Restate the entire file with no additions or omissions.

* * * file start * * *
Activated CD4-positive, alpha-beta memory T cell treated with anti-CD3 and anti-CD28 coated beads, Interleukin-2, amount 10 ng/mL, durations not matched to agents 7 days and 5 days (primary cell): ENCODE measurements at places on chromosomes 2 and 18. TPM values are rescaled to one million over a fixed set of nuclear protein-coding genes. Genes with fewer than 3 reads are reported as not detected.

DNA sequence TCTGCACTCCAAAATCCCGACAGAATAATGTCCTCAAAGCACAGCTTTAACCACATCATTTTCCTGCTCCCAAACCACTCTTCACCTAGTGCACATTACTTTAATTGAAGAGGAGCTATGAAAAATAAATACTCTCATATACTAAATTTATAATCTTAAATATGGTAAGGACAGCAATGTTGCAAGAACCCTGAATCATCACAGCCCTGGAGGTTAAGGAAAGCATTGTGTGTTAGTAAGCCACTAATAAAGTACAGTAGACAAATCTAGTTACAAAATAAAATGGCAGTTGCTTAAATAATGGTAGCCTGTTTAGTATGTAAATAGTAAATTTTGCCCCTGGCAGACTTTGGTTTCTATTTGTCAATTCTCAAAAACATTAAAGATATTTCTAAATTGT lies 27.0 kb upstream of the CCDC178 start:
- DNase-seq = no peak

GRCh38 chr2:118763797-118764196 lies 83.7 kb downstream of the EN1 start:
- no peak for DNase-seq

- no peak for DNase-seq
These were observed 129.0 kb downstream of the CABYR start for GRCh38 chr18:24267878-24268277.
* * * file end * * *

Activated CD4-positive, alpha-beta memory T cell treated with anti-CD3 and anti-CD28 coated beads, Interleukin-2, amount 10 ng/mL, durations not matched to agents 7 days and 5 days (primary cell): ENCODE measurements at places on chromosomes 2 and 18. TPM values are rescaled to one million over a fixed set of nuclear protein-coding genes. Genes with fewer than 3 reads are reported as not detected.

DNA sequence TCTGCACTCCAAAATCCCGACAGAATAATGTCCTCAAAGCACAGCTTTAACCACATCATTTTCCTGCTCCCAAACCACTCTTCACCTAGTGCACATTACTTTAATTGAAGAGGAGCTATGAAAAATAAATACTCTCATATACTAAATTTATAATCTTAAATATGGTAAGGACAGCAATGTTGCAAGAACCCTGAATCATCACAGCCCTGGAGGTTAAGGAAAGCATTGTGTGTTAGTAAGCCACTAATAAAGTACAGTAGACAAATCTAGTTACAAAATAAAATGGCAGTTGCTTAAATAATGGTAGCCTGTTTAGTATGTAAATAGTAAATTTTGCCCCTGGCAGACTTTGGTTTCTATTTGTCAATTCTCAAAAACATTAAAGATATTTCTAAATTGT lies 27.0 kb upstream of the CCDC178 start:
- DNase-seq = no peak

GRCh38 chr2:118763797-118764196 lies 83.7 kb downstream of the EN1 start:
- no peak for DNase-seq

- no peak for DNase-seq
These were observed 129.0 kb downstream of the CABYR start for GRCh38 chr18:24267878-24268277.